6. I feel that any woman who marries a married man..should have no rights..otherwise we are encouraging bigamy becuas eit will be another uphillmtask t determine whether she married knowingly or was duped.It is the responsibility of a person to veriify everything before marrying and since we are going forward in our efforts to demand equality everywhere, we will have to think whether its logical to blame men for everything.Practically if we see its always a women cheating another woman for her selfish interests.Even if a woman is duped in marrying, she can go the the court for duping, but not for any maintenance right..it may be disastrous for rural people, but we cqnt have two sets of rules for rural and urban or rich and poor or illiterate and educated.. registration of marriage i not compulsory, so everybody must get it,


  7. LVS– Very true- mindset matters more. But not many will agree.Today, it's all about freedom.People ask, what is wrong with bigamy? If the concerned parties are not bothered, why should anyone else care? Why should the 'husband' feel guilty?(BTW- This is not my opinion- I have heard people say this.)


  8. Antarman– Yes it is true that by giving 'second wives' rights, we may be encouraging bigamy. And it is difficult to determine whether she was aware of a previous marriage or not.But if we see the situation in the villages or slums areas, we find that it is very easy for a woman to be tricked into a bigamous marriage. It's a complex situation- as I said in an earlier comment- I think much will depend on how the concerned judge uses his discretionary powers- if the amendment does go through.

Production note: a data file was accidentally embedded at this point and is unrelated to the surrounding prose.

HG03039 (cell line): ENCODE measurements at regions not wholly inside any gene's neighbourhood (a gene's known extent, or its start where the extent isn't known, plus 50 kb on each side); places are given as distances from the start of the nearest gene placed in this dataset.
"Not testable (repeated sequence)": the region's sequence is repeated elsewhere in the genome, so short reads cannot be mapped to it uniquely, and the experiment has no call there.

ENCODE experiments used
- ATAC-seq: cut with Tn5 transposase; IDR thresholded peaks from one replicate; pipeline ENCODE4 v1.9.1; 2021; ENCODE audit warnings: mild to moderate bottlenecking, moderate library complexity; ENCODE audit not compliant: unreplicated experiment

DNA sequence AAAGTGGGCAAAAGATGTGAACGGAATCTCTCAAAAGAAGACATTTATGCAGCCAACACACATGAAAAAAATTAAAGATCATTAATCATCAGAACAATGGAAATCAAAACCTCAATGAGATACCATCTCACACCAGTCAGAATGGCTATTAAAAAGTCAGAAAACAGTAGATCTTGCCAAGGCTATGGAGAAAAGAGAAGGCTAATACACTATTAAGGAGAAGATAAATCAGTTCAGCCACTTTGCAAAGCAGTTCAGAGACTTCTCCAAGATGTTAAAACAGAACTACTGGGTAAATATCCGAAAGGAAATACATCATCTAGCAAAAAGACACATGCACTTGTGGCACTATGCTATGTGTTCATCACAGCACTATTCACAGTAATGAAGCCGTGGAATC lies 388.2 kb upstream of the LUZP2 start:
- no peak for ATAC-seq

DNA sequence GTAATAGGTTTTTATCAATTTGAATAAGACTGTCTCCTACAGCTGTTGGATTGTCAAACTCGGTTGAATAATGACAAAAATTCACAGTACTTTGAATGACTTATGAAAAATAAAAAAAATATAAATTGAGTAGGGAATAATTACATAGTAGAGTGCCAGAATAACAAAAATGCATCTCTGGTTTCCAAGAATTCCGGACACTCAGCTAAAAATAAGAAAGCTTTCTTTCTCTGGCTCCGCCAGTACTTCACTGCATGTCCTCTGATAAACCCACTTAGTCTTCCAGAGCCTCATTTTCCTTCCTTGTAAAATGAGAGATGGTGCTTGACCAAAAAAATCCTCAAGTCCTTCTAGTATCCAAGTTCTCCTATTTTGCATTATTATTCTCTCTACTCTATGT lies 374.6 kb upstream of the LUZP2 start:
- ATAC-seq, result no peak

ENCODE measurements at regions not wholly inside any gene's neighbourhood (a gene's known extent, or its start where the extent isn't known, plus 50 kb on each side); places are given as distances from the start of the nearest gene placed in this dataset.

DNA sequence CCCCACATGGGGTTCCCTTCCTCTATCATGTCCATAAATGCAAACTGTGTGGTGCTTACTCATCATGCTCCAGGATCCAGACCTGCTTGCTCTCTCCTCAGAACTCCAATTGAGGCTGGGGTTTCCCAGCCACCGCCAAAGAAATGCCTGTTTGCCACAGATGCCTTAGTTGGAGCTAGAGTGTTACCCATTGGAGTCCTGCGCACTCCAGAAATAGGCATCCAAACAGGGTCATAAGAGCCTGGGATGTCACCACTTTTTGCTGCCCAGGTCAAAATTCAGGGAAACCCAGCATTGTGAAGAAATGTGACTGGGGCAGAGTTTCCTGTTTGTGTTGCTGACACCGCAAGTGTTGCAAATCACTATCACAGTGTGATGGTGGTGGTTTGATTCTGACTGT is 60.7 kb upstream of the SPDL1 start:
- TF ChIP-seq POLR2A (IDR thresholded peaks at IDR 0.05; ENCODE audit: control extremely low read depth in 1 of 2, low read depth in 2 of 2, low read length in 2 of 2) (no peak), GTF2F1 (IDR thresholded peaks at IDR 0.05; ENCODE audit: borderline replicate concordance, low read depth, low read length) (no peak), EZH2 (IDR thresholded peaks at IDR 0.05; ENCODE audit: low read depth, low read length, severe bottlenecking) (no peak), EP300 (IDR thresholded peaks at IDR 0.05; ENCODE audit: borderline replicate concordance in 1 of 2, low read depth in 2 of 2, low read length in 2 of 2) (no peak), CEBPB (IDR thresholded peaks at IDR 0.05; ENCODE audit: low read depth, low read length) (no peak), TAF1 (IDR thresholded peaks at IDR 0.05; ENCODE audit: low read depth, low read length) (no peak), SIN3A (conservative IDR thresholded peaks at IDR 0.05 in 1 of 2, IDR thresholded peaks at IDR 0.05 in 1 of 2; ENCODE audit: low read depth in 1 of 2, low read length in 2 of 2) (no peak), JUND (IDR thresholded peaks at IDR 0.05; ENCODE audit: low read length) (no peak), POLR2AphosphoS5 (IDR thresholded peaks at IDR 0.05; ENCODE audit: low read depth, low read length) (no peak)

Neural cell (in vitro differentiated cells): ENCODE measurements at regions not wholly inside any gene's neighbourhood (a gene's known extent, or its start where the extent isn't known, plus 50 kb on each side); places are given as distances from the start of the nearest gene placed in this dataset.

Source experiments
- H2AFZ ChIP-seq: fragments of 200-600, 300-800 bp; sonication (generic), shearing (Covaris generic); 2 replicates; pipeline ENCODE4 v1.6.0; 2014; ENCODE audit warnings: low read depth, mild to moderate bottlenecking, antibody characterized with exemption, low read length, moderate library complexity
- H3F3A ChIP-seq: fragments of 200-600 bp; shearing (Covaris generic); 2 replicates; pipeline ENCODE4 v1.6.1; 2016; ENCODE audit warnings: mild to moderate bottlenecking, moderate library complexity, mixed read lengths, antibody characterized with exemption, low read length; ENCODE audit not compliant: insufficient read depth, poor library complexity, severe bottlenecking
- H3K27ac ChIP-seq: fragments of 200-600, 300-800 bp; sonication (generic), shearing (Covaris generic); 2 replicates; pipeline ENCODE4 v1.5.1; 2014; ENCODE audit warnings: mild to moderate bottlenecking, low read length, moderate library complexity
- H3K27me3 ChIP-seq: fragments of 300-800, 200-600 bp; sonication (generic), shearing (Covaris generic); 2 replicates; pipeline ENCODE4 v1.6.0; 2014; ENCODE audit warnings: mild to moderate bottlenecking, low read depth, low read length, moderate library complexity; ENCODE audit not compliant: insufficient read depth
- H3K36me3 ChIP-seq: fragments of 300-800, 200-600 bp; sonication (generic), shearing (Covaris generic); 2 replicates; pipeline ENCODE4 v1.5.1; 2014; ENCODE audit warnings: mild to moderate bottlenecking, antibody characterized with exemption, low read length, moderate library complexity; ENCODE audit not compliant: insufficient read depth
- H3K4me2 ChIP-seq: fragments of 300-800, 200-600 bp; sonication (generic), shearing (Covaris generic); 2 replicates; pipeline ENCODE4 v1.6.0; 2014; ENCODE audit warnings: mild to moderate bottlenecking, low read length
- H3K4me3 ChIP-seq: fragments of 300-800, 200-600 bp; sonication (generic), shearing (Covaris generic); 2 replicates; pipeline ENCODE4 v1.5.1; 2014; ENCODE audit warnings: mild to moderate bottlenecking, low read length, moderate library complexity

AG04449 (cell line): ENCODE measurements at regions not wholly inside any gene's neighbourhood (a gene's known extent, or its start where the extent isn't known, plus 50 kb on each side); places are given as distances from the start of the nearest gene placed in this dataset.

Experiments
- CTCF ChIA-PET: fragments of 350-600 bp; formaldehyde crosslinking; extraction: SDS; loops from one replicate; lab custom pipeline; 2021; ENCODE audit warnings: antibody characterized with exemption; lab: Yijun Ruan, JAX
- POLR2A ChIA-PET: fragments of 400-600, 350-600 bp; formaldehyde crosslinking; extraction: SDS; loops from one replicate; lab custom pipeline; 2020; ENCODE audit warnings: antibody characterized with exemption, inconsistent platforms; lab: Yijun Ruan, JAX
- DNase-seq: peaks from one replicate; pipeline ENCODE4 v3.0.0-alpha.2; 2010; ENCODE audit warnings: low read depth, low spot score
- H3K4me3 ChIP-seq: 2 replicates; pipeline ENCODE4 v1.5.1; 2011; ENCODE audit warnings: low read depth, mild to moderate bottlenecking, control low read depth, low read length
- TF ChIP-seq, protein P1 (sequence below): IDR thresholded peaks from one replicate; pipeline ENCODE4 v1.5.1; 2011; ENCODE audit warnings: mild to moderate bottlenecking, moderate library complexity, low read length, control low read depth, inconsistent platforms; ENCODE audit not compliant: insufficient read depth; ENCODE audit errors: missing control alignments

9. Isn't the village Sarpanch's word enough to certify that Suman was married to Nivrutti? Like the Sarpanch certifies the 'caste certificate', every marriage which has not been registered, can now be certified and further marriages can compulsorily be registered. This will definitely help the legal wife to have the maintenance, if the marriage breaks up.Second marriage should not be encouraged in any way, Manju. If children are involved, they should get their right for proper education with their 'father's money'. This might prevent the men from having illegitimate children.


  10. Even though this is tricky, I still think that any child brought into this world by two consenting adults should be looked after. So the question of legality of marriage aside, the child is a responsibility for sure.


  11. Sandhya– From the news reports, it appears that in this case, the Sarpanch could only testify that Suman and Nivrutti had been living together as husband and wife- not that they were married according to the require Hindu rites.Yes, I do agree that bigamy should not be encouraged. It is sad, though, that it is usually the woman, whether first wife or 'second', who suffers.:(Solilo– There have been rulings that, according to the Hindu Adoption and Maintenance Act. even children from a void wedlock are entitled to maintenance.


  12. Panchayats order 'hukka pani band' in cases of same 'gotra' marriages and inter caste marriages.Couples are killed and forced to commit suicide if it is an inter religious marriage but in cases like these the panchayats are quiet, what an irony!